Touching Truths

I’ve always had imaginary friends.

We moved around a lot, when I was little; dad was a marine, so every couple of years we had to pull up stakes and move someplace. This has a pretty disruptive effect on children:  some become really good at making new friends and adapting to new situations – others, like me, find the whole thing to be too much and unintentionally specialize in self-sufficiency. In some ways, that meant learning to be happy with solitary pursuits: I read a lot of books and my solitary play consisted of building sand castles and making up stories about the people who lived there (and died there, because, let’s face it, there’s no point in building a sand castle if you aren’t going to play Godzilla afterward and stomp it to pieces!)  Most of the time my solo pursuits were absorbing enough that I really felt no need for anyone else to be there. Every now and again, though, I wished for someone to talk things over with … actually going out and finding a human being to fill this role was too scary, and, for an imaginative kid like myself, was far more work than necessary – so I’d make someone up.

(My mother, at about this time, was fond of saying “Why don’t you go out and make some friends???”  I would have followed her instructions, but I had no idea where to find parts …)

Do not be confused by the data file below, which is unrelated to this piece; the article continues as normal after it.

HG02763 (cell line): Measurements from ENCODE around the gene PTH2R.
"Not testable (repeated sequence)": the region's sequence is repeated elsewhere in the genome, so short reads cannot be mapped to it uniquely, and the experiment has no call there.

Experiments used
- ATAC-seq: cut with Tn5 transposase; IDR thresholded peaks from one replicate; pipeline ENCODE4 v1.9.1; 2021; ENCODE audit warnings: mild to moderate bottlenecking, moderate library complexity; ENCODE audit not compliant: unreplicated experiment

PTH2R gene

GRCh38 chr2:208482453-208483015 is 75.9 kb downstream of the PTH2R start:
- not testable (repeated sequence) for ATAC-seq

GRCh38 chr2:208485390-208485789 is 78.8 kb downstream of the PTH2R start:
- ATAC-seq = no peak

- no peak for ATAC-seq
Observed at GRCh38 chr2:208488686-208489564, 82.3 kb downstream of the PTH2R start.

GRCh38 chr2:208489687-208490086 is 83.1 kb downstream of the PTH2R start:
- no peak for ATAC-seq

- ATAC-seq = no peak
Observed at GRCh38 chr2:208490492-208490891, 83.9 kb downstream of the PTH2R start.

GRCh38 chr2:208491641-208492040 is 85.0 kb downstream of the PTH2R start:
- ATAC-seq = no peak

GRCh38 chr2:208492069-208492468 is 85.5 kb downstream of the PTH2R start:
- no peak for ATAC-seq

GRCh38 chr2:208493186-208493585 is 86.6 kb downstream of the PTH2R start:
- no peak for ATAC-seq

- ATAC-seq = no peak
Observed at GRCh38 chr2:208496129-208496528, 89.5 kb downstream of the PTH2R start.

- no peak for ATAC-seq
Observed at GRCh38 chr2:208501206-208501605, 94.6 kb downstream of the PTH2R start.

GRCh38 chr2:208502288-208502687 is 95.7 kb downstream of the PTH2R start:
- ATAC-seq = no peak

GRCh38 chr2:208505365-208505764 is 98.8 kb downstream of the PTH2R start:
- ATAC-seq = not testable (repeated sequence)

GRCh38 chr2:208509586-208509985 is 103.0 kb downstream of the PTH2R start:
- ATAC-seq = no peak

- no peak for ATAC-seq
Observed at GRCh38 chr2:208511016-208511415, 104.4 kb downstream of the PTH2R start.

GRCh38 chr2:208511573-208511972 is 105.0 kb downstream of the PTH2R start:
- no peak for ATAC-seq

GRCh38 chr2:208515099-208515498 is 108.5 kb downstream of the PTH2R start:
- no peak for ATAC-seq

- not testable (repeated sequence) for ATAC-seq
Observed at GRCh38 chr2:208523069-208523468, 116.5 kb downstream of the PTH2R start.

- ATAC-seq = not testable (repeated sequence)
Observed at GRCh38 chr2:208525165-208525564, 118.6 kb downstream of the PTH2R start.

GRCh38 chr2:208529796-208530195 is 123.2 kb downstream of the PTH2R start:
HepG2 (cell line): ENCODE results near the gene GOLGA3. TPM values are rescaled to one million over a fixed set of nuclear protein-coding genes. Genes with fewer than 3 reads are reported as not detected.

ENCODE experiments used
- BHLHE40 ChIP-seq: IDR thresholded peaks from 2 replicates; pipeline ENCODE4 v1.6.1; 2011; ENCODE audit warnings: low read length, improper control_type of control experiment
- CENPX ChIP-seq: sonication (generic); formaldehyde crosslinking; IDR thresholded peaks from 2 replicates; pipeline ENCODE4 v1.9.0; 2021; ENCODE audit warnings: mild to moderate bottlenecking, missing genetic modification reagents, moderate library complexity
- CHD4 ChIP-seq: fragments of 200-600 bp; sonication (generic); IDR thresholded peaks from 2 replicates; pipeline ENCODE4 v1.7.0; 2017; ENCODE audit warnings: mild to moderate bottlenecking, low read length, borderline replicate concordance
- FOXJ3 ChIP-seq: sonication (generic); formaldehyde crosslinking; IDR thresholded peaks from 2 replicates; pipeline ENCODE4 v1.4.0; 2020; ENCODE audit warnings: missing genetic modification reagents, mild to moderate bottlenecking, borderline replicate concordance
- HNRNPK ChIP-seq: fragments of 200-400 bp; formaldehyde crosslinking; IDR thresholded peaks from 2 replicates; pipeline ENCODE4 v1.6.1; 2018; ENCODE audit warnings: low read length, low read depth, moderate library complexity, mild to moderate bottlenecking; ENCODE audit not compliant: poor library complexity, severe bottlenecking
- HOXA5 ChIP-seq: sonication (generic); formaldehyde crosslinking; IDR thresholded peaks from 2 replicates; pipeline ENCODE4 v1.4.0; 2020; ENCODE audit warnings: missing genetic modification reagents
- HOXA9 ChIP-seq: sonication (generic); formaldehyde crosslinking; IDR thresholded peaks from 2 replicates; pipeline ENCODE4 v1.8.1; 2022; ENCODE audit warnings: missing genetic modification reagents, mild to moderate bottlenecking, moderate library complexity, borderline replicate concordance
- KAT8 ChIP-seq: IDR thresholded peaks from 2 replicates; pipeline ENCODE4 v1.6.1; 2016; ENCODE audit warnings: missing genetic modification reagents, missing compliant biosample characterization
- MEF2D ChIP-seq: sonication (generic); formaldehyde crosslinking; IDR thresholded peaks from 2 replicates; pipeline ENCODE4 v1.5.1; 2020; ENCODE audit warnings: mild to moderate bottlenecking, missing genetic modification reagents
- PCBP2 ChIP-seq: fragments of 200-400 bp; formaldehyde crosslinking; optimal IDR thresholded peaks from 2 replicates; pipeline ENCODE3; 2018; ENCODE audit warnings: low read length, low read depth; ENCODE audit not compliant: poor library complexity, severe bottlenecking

My imaginary confidants came in a pretty wide variety of shapes, sizes, and occupations.  Some weren’t human. After puberty, most weren’t male. After two failed marriages and a number of failed relationships, my imaginary friends have tended to be attempts to construct my ideal mate.

She’s petite:  I’m a short man, so tall women with legs that reach all the way up to Canada may look nice, but simply aren’t very practical, so I usually picture someone between 5′ and 5’6″.  Over the years, she’s had a variety of hair colors and styles, but, lately, she’s had raven-black hair, cut in a very short style. She has alabaster skin, full lips, and stunningly beautiful eyes, sometimes blue, sometimes green. Laugh lines around the eyes, of course: she has a good sense of humor, and tends to laugh her gentle laugh at nearly every circumstance. There’s nothing remarkable about her figure: she’s neither heavy, nor skinny – I’d call her athletic, but, in my imagination she’s not fond of most activities that could cause her to perspire.  She likes to read, go for long walks in the country, and she loves to converse, on pretty much any subject. She has a pleasant alto voice, and a quiet, easy-going manner …

Every now and again, I feel it necessary to point out to her that she’s not real. At such times, she tends to shrug and point out, in return, that I’m the one who keeps imagining her. From time to time she’ll argue that she’s at least as real as I am, and far more so, to me, than Lindsey Lohan, or any of the Kardashians, which, I must admit, is very true. I’m still not sure if that says something bad about my grasp of reality – or something really bad about the celebs I mentioned. I tend to think the latter, but I’ll let you decide …